A Kelowna, B.C. man has gone to great lengths in a desperate attempt to temporarily bring his friends to Canada– after their home in the Bahamas was destroyed by Hurricane Dorian.
Mike Carter said his extended family moved to the Bahamas in 2000 and he helped them open a bar in Freeport, the main city on Grand Bahama, an island off of the Florida coast.
That’s where he met Dexter Ferguson, a local Bahamian whom he employed at the bar.
Ferguson and his wife, Bridgenna, along with their 10-year-old son, Dexter Junior, were left homeless after the category 5 storm left a trail of destruction across the archipelago almost one week ago.
There is no power or running water. Food from aid groups is slowly trickling in.
WATCH: Penticton Fire Chief takes recovery dog to rescue efforts in the Bahamas
Carter, safe in the Okanagan, frantically texted his friends back in the Bahamas in the wake of the hurricane. Ferguson was the first to respond, saying his family was safe. But it was bad.
“I got ahold of him the next day and he said yes they’re safe but they were homeless and they had nothing, they were right in the middle of where the eyewall it was really, really bad.”
Ferguson thought it was a long shot, but he asked Carter if he could help evacuate his family from the island and bring them to the safety of Canada.
Carter jumped into action, booking the family ferry tickets so they could escape the storm-ravaged city of Freeport for the capital of Nassau, and catch a plane to Canada.
“What I didn’t anticipate is 50,000 other people were going to get on this boat at the same time,” he told Global News on Monday.
“It turned into a mob scene and the ferry terminal was overrun by people and it turned out to be, almost a riot, from what I understand.”
The ferry service suspended operations and Carter knew he had to get creative. He said he began cold calling random Bahamian citizens, pleading for help to rescue his friends.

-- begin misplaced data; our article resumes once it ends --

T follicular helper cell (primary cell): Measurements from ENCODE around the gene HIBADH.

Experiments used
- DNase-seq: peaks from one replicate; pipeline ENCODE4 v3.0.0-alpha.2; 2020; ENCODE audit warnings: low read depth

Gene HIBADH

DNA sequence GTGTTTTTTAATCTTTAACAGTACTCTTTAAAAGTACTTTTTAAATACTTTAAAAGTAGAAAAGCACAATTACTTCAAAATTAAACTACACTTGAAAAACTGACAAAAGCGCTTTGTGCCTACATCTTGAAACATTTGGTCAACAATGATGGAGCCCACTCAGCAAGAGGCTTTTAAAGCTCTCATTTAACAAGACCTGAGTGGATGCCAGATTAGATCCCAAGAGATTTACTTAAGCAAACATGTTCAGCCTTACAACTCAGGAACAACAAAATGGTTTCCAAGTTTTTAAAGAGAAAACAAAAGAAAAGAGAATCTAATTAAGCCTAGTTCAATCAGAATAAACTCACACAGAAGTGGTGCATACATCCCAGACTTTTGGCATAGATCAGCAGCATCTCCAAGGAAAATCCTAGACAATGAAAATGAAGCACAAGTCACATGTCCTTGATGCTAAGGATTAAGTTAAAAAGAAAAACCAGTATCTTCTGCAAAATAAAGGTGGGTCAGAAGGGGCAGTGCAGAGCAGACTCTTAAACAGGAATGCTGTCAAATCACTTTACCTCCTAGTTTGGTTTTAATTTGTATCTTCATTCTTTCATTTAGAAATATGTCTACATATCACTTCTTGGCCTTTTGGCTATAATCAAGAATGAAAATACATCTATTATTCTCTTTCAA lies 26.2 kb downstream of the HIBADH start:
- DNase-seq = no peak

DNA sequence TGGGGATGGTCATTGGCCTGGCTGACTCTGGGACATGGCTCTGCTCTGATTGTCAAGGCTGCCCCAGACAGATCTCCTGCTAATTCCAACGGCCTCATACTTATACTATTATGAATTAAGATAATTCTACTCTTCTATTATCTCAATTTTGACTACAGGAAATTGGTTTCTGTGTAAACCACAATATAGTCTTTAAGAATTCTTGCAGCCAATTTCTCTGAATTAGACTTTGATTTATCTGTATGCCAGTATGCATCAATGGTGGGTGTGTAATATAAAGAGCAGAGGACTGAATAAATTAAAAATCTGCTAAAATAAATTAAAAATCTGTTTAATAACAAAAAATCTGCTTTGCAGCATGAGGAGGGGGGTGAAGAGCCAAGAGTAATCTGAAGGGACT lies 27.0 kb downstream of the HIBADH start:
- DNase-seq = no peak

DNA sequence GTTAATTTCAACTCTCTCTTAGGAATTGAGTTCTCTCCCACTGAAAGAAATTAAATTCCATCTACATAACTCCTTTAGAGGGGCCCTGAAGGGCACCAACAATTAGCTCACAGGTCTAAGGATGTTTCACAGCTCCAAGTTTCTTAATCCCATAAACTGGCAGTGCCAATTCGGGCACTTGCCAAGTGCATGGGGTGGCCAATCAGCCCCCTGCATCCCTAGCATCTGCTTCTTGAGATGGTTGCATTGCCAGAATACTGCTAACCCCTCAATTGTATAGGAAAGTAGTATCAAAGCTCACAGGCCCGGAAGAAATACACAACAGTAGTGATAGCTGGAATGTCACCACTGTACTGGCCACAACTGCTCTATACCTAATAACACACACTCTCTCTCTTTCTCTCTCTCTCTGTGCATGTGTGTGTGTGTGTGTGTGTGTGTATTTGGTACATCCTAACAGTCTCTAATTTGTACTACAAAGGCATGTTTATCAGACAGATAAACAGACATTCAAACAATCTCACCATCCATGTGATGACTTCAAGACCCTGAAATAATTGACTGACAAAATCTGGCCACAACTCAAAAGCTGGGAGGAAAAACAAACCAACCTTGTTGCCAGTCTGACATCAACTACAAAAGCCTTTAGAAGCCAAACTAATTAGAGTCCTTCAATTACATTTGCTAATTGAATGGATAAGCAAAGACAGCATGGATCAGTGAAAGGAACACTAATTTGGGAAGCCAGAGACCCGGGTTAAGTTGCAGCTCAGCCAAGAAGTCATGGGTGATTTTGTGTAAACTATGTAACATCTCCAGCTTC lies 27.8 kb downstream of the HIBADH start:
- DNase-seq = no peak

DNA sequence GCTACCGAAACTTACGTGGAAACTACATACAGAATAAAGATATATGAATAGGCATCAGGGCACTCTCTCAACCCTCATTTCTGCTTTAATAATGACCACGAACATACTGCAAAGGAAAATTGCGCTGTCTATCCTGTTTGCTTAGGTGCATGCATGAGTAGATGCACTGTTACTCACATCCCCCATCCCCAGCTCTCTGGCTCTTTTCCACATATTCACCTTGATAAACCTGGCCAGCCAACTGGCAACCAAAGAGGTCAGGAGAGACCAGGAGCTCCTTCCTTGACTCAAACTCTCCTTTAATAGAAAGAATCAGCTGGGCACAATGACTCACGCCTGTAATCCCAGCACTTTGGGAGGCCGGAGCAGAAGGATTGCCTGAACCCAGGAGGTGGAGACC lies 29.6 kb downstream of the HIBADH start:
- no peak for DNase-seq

WATCH: Rescue workers pull bodies from wreckage in Hurricane Dorian-ravaged Bahamas
He said after seven hours of exhaustive efforts, he got in touch with a woman by the name of Rosemary who was willing to assist. She knew a boat captain who lost his boat, but managed to find a boat owner willing to lend his vessel for the rescue mission.
She fronted the gas money and Captain Mario Moxy agreed to operate the vessel.
“I got Dexter and his family to hike through Grand Bahama to find a dock where nobody was around, and then they pinged their GPS co-ordinates to me,” he said.
“I sent those to Rosemary, and then Rosemary pinged those GPS co-ordinates to Mario, and they found them on Grand Bahama at a secluded dock.”
The Ferguson family was transported to Nassau where they boarded a plane on route to Toronto. Carter said the family arrived in Canada late Monday afternoon and cleared customs.
WATCH: Hurricane Dorian: Relief efforts ramp up amid fear of ‘staggering’ death toll
“Just pure elation, this has been such an emotional roller coaster, there’s been times when I have been crying my eyes out, and now all of a sudden they’ve just cleared the final hurdle, I’m about to cry,” he said.
When asked why he took on the lofty endeavor, Carter said he recently lost his father and was beginning to fall into depression. He said he thought of the spirit and resiliency of the Bahamian people, and knew he needed to do something.
“It struck a chord with me, and to see my family mobilize and their motivation to help everybody, I thought, I had to do this,” he said.
“We can’t just sit around and enjoy an Okanagan summer with running water and power and all of the things that we have here in Canada, this is what it means to be Canadian, and we help people out.”
Carter said the evacuees are scheduled to land at Kelowna Regional Airport (YLW) at 11:45 p.m. Monday.
The family plans to stay in Canada for 90 days and does not plan to seek refugee status, according to Carter.
Online crowdfunding efforts are underway to support the Fergusons once they arrive in the Okanagan.
Carter hopes to help at least five more Bahamian families seek refuge in Canada.